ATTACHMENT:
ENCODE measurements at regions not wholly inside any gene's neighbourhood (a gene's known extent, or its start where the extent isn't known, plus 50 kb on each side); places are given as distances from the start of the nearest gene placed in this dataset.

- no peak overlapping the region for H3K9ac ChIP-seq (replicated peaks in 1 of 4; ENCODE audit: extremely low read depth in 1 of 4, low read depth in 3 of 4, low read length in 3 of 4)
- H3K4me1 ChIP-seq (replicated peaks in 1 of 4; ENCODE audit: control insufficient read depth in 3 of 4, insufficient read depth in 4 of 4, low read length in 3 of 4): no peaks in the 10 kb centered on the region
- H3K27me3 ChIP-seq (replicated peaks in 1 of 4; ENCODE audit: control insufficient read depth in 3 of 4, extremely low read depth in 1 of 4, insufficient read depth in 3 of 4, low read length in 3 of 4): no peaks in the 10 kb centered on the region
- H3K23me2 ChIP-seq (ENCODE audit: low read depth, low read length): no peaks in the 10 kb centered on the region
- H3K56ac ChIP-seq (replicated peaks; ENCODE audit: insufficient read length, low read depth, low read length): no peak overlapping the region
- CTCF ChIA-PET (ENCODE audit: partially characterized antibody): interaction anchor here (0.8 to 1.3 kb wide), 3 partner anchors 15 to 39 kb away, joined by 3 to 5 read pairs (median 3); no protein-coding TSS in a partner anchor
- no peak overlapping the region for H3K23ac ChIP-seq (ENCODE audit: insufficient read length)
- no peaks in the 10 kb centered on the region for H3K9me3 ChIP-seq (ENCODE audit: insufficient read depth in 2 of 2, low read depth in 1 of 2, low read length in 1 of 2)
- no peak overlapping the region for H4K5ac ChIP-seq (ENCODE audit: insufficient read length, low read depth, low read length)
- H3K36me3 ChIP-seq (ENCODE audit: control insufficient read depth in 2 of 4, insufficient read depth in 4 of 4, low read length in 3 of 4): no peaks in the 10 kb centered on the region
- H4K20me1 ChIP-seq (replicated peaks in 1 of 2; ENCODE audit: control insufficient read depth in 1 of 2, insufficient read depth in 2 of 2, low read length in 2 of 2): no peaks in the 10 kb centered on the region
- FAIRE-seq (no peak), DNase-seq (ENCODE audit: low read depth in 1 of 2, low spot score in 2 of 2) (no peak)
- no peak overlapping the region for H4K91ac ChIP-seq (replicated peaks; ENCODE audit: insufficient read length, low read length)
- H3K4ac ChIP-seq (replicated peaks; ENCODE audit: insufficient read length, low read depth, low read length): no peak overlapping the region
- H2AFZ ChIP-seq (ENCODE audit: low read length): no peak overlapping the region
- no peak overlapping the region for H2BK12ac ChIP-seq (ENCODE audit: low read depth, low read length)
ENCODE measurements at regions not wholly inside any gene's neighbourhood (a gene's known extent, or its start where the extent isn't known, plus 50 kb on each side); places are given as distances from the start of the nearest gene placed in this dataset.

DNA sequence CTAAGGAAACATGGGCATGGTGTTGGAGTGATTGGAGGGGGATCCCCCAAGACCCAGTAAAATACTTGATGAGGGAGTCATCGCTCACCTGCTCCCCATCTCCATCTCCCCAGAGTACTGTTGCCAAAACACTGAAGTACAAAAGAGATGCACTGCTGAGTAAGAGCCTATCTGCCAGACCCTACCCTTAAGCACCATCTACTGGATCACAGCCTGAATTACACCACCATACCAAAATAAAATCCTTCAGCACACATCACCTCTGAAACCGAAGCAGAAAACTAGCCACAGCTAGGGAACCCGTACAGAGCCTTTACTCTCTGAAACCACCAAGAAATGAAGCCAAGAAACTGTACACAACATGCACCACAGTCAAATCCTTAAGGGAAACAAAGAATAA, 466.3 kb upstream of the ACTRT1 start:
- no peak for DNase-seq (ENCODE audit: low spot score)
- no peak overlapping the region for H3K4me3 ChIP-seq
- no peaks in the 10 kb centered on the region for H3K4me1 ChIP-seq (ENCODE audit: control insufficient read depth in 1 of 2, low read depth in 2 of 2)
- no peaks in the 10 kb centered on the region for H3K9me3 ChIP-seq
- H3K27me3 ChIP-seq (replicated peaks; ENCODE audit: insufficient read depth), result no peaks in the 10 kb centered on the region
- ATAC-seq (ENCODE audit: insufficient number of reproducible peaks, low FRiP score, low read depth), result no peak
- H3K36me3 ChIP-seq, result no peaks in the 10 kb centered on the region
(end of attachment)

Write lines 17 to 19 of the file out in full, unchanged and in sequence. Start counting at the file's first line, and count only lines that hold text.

- no peak overlapping the region for H2BK12ac ChIP-seq (ENCODE audit: low read depth, low read length)
ENCODE measurements at regions not wholly inside any gene's neighbourhood (a gene's known extent, or its start where the extent isn't known, plus 50 kb on each side); places are given as distances from the start of the nearest gene placed in this dataset.

DNA sequence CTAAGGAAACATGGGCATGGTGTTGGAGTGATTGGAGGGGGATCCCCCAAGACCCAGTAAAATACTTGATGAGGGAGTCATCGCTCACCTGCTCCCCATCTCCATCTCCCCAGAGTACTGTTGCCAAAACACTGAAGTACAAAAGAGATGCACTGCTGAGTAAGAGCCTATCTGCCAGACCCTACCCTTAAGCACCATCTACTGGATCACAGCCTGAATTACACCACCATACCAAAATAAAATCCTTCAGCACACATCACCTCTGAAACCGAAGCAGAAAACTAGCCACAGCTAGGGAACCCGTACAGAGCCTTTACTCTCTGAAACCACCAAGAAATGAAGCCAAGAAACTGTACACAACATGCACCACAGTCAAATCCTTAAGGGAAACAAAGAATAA, 466.3 kb upstream of the ACTRT1 start: